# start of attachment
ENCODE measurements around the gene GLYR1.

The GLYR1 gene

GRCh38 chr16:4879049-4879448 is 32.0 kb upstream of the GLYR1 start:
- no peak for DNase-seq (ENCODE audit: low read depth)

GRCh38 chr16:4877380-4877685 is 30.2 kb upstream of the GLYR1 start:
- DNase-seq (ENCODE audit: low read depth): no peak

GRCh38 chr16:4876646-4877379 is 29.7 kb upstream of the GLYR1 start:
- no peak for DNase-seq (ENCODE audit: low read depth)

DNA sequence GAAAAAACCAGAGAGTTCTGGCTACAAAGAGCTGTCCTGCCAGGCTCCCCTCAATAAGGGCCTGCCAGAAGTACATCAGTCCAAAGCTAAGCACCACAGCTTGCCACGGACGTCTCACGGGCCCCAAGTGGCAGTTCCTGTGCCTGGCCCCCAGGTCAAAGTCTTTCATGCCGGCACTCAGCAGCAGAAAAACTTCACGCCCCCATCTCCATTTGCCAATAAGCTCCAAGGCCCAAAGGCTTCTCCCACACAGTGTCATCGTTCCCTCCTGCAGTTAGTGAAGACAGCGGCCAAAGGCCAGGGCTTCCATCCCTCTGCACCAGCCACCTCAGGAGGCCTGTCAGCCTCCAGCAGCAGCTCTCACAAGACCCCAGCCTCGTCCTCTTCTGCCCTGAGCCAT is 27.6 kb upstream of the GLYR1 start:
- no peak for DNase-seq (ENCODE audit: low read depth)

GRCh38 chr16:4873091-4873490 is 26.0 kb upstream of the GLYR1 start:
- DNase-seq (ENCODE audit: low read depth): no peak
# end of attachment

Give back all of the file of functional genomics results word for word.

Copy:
ENCODE measurements around the gene GLYR1.

The GLYR1 gene

GRCh38 chr16:4879049-4879448 is 32.0 kb upstream of the GLYR1 start:
- no peak for DNase-seq (ENCODE audit: low read depth)

GRCh38 chr16:4877380-4877685 is 30.2 kb upstream of the GLYR1 start:
- DNase-seq (ENCODE audit: low read depth): no peak

GRCh38 chr16:4876646-4877379 is 29.7 kb upstream of the GLYR1 start:
- no peak for DNase-seq (ENCODE audit: low read depth)

DNA sequence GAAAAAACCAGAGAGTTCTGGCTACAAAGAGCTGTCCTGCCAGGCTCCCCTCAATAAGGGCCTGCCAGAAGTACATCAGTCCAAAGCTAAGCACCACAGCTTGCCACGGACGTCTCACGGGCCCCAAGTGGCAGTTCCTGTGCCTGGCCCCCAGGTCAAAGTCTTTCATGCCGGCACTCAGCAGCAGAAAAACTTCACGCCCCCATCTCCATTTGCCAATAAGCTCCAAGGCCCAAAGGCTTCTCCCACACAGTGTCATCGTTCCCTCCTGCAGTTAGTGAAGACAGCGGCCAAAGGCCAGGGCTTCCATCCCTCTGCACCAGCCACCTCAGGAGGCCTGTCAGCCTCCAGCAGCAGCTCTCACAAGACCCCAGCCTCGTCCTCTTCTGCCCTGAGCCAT is 27.6 kb upstream of the GLYR1 start:
- no peak for DNase-seq (ENCODE audit: low read depth)

GRCh38 chr16:4873091-4873490 is 26.0 kb upstream of the GLYR1 start:
- DNase-seq (ENCODE audit: low read depth): no peak